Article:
Still, it’s comforting to know that, whatever happens, I can always return to Skara Brae, Phlan, or Candlekeep if things get rough. And the funny thing is, each time I do, I develop a whole new appreciation for their aesthetics and design. I’ve changed a lot since my days playing Bard’s Tale and gold box games on the C64. My parents threw me out when I was 16; I haven’t spoken to them since. I’ve loved and lost to the point of disillusion. I’ve had my house surrounded by police snipers (boy, wouldn’t you like to know that story?). I lost a friend to suicide and others to addiction. I got my PhD and am now a published author. I’ve done things that my 12-year old self would have thought impossible and plenty he would’ve found immoral. But there’s always been one element of stability in my life, one haven from absurdity and the abyss.

Good CRPG gameplay never changes.









6 thoughts on “My CRPG History

  1. Freeman

    Great post. Nice to hear about your gaming history and how you got here. Helps put it all in perspective.

    I’ve seen this mentioned other places:

    “I could talk about that for awhile, actually–because some designers admit to (really) not liking games very much anymore. My guess is that they’re into it mostly for the technical challenge of making them or the economic challenge of selling them. ”

    where developers just aren’t that into games, and I think back to the old Interplay logo of “By gamer, for gamers” and wonder what ever happened to that. I think it’s part of why gaming today is so… bland. They’re working by formula and not by soul. You can’t make art that way. I found that with my own job as a coder that where you’re doing it, and why, matter as much or more than how much you’re making or what the technical challenges are. Hopefully there’s still a few passionate about the medium still making games…

    Other than that, I have a hard time agreeing on Baldur’s Gate. This is my 5th attempt to play through it, and it’s only because my friend is playing with me on the weekend that I may care enough to finish it. On the other hand I’ve found my self playing ‘the Magic Candle’ for the first time lately, and falling in love with it. I’m far more engrossed in figuring out the world and what’s happening than I was in Baldur’s Gate, even if BG did present it more cleanly.

    But I’m droning on, and just reminding myself that I should get off my ass and start my logs of gaming history. I cut my teeth on Tunnels of Doom, and haven’t stopped since.

    QFT: “But there’s always been one element of stability in my life, one haven from absurdity and the abyss.”

  2. Oliver

    Hi Matt it’s always entertaining to read your posts, and here one thing intrigues me: the fact that you didn’t play that many RPGs after all (???).
    Surprising from someone who knows and shares so much about them! Btw thanks for your “RPGs History” book I got it on Kindle it’s really interesting and kinda got me into digging RPGs.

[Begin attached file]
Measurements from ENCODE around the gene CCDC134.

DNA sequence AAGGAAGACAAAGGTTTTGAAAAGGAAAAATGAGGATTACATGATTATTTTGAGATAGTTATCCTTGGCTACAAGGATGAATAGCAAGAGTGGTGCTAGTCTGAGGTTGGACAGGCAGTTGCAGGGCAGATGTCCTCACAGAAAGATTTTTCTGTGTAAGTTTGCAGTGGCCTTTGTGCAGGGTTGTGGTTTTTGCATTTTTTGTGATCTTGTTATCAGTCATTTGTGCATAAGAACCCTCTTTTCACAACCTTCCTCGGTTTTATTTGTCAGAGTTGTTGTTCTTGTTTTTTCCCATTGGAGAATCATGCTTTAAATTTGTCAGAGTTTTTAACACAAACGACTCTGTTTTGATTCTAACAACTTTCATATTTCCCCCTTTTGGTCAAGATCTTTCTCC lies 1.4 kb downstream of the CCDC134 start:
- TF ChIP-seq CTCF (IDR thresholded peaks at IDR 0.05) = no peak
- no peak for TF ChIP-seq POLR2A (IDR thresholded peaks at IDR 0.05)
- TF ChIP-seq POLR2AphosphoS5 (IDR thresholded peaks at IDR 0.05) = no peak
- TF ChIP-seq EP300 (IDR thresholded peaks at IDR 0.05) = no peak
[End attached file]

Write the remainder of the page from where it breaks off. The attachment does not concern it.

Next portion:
Weird enought, I love reading about RPGs and actually didn’t nor don’t play them that much at all.

    How much did you play Ultima IV to VII, or Arcanum, or Planescape: Torment etc ? to name only the most famous of the RPGs, because you don’t talk about them here so I guess it’s a very partial “RPG History” 🙂

    Are those games you “know about” but didn’t play yourself ?

    Bye have a nice day and thank you for your videos and articles.


    1. Matt Barton Post author

      You’re right; I didn’t play a huge quantity of CRPGs when I was young. I tended to stick to what I liked and play the hell out of them. Even if I’d wanted to, I wouldn’t have been able to afford more than two or three games per year.

      I only became interested in the other side later, after I started researching and writing about videogame history. Now, thanks to emulation, I can play almost anything I want!

  3. Captain Kal

    “but it just wasn’t the same, and our stupid ol’ Amiga 1000 didn’t have enough juice to run Dungeon Master or Eye of the Beholder”

    I can’t be sure, but I think that, you only needed a memory upgrade for the A1000, to play DM or the “Eye”. At least I played them, with my Amiga 500, which is not that different from A1000.

    “and I’d heard that Gateway had bought the rights and were planning to release a new Amiga.”

    Ha! They were going to build TV setup boxes, out of Amiga hardware. Is it not a sacrilege or what?

    A personal question: Is your father in Law (Nick “The Captain” Katselis) of Greek origin? (I read the dedication in “Dungeons & Desktops”).

    1. Matt Barton Post author

      Yes, that’s him. Thanks for buying the book!

      Our Amiga 1000 had 512 K of RAM. IIRC, DM required 1 meg, as did EOB.

  4. Captain Kal

    “Our Amiga 1000 had 512 K of RAM. IIRC, DM required 1 meg, as did EOB.”

    And my A500 had 512K so I had to buy a 512K memory expansion. It was quite expensive at the time (30.000 drachmas, or about 100$ – 130$). But it was a necessary buy (coupled with a second disk drive). And all my Amigas still work. :).

    “Yes, that’s him. Thanks for buying the book!”

    It was a real pageturner. Not to mention that I now have, nearly ten games I will have to check. 🙂 (And if you ever come to Greece, let me buy you a beer, and maybe sign that book :)).